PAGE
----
Judicial Language Project
People v. Aller, 821 N.Y.S.2d 657 (October 3, 2006)
(Case summary by Kareen Bar-Akiva, law student )
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- Nature of the Case: Appellant was convicted of rape in the first degree, sodomy in the first degree (two counts), sexual abuse in the first degree (four counts), robbery in the third degree, and unlawful imprisonment in the first degree.
- Facts: Male defendant raped female victim. Victim told her mother about the rape 12 hours later.
- Problematic Language: "introduce the victim's panties into evidence"
- Explanation of Problem: Using the word "panties" is inappropriate terminology in judicial discourse. Language constructs versions of reality, the rhetorical consequences of which may have serious implications for social justice (MacMartin and Wood, Sexual Motives and Sentencing, Journal of Language and Social Psychology, (139), pp. 139-159, (2005)). Using the term "panties" characterizes the assault as an erotic, rather than violent, act because it is a word commonly used for lingerie that is intended to be flirtatious, pleasurable and sensual. Many people would agree there is a large cultural difference between typical underwear and panties, since the latter tends to carry different, more feminine influences. In most modern cultures, panties have become a bit of a cultural icon describing sexual mischief (http://en.wikipedia.org/wiki/Panties). Describing the victim's underpants with the word "panties" implies that the victim was preparing to participate in sexual relations rather than a victim who did not consent to the crimes committed against her. This language also intimates that the victim bears some responsibility for the criminal acts by making her an affirmative actor rather than a recipient of harm (Bohner, G. "Writing About Rape," British Journal of Social Psychology, (40), pp. 515-529 (2001)).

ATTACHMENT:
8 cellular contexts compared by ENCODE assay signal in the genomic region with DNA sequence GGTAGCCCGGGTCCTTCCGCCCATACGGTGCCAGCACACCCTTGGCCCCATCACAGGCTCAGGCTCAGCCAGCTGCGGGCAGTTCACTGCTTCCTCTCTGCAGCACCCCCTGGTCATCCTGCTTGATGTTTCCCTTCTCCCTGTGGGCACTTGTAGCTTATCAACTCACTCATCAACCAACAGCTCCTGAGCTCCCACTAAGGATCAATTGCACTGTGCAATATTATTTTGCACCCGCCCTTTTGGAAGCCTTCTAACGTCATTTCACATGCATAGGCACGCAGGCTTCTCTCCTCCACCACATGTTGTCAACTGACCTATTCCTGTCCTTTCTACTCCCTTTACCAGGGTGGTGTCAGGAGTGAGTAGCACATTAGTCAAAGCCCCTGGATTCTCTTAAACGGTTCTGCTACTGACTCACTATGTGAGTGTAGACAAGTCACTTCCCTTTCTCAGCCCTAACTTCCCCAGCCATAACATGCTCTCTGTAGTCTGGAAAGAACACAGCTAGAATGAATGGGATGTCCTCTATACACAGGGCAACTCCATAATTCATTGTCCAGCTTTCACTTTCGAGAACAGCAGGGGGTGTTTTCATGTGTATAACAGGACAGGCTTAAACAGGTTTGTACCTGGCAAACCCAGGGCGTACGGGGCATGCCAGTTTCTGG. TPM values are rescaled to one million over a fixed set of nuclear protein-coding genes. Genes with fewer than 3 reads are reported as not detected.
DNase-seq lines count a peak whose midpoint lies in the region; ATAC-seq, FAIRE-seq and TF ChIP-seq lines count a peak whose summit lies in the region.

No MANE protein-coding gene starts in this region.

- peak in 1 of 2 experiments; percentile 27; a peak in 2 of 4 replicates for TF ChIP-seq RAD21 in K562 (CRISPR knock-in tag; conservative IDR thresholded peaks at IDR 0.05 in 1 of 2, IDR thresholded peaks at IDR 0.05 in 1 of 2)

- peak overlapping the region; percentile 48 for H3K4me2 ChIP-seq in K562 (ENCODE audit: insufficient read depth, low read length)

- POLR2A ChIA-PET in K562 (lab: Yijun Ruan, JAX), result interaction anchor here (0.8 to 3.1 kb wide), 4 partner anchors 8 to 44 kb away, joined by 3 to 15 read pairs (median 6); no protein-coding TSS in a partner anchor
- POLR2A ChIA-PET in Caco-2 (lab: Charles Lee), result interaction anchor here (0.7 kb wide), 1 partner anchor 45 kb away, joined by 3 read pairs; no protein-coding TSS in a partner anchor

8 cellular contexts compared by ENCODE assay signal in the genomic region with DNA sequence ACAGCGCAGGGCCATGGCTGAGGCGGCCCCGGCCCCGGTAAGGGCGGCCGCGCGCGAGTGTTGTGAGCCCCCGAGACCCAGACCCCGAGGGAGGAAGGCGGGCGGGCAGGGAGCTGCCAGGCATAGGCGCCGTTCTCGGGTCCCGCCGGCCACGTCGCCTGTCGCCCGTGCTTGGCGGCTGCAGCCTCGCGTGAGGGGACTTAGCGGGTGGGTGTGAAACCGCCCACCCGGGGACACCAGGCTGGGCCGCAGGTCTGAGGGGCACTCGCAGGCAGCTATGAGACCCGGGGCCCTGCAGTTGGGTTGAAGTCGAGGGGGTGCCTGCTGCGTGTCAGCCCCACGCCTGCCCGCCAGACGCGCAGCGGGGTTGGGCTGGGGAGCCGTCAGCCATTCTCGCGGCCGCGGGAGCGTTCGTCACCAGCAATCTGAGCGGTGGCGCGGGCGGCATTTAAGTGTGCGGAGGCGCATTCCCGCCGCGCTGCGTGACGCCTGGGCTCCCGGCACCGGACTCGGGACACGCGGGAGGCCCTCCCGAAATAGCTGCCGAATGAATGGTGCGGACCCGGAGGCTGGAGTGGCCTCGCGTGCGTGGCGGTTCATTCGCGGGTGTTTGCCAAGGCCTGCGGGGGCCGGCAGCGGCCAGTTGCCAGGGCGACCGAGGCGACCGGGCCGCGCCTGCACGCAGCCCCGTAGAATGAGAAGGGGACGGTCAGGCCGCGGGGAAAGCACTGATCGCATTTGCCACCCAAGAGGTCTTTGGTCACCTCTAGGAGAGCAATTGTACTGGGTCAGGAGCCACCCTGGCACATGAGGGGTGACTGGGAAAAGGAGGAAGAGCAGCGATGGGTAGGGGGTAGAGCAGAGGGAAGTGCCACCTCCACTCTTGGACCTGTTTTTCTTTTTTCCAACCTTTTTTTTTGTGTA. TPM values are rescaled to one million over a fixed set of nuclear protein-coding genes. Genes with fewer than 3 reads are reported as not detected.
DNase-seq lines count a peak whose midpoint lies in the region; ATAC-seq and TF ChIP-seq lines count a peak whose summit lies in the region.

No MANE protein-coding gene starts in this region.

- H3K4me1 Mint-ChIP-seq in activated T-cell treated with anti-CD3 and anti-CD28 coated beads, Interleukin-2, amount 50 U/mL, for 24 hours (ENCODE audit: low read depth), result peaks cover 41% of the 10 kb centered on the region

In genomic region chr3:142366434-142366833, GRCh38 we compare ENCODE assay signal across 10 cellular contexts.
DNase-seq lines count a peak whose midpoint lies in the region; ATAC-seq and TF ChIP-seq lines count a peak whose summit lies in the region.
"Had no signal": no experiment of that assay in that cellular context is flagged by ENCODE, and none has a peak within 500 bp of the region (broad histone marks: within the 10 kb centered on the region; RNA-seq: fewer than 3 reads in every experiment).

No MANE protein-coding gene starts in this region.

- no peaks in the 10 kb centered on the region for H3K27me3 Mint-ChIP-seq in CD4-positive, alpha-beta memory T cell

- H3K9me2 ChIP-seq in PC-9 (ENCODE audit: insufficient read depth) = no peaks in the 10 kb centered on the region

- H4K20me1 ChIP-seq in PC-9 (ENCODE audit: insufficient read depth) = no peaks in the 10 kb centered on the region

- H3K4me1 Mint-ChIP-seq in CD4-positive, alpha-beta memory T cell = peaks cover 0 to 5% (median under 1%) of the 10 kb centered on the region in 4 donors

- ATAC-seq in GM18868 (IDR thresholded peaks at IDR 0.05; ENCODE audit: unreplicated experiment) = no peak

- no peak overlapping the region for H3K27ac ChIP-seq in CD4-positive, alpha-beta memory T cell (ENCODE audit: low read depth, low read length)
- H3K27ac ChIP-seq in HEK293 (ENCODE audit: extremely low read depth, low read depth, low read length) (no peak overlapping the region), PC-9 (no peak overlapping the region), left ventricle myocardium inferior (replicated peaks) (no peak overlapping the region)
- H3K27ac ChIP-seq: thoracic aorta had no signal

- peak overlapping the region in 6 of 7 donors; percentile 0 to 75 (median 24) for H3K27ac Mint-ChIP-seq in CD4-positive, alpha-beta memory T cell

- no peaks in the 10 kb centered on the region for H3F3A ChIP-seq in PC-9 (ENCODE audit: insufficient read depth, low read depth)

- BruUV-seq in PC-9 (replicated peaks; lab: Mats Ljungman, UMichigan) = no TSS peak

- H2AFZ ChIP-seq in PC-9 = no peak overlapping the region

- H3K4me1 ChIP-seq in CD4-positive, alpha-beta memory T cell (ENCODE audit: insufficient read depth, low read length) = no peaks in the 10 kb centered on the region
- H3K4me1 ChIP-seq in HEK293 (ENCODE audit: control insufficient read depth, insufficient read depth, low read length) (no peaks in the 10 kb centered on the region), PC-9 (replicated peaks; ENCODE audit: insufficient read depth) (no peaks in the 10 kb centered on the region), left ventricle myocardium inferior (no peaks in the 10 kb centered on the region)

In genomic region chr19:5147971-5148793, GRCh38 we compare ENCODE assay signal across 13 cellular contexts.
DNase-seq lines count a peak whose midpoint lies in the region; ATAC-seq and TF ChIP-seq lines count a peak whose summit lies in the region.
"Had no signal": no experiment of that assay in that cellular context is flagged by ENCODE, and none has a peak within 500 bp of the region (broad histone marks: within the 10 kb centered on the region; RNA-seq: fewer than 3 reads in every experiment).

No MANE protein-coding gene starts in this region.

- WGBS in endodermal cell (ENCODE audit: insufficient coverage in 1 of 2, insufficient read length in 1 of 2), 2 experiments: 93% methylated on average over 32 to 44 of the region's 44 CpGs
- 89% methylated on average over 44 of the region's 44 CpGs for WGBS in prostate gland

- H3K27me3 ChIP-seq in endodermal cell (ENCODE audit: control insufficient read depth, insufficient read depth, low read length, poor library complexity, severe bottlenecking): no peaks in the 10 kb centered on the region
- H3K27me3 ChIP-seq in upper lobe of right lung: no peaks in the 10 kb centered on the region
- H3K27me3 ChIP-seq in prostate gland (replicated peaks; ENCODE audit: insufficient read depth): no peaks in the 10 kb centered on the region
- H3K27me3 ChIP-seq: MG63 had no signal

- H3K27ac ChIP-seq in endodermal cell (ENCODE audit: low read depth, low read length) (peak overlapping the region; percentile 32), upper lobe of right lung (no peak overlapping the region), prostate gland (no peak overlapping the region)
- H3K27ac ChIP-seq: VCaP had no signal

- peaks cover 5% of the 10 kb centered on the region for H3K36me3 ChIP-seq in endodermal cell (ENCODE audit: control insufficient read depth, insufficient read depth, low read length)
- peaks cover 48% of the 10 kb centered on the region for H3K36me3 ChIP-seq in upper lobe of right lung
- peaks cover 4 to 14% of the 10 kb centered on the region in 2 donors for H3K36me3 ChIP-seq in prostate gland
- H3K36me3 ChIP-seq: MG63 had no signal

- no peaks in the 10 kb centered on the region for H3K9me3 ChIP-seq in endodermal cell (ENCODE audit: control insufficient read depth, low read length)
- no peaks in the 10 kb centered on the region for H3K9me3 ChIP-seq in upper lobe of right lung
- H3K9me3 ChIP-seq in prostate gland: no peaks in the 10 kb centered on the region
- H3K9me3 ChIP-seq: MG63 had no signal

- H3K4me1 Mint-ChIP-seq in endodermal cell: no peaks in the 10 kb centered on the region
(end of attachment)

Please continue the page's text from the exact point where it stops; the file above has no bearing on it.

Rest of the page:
By describing the assault in erotic terms, the reader senses that the act involved nonharmful conduct or actions that the victim might have enjoyed because sexual activity, as opposed to criminal activity, is generally pleasurable. (Bavaelas, Janet and Coates, Linda, "Is it Sex or Assault? Erotic Versus Violent Language in Sexual Assault Trial Judgment" Journal of Social Distress and the Homeless (10) pp. 29-40 (Nov. 2001)) By implying that violence is not harmful, the defendant's culpability is mitigated which obscures the criminal nature of his behavior (Bohner, G. "Writing About Rape," British Journal of Social Psychology, (40), pp. 515-529, (2001)). It also perpetuates the dangerous stereotype that victims are somehow responsible for the acts of violence committed against them.
- Suggested Alternatives: The court should employ the word "underwear" or "underpants" when referring to the garments worn by an adult victim.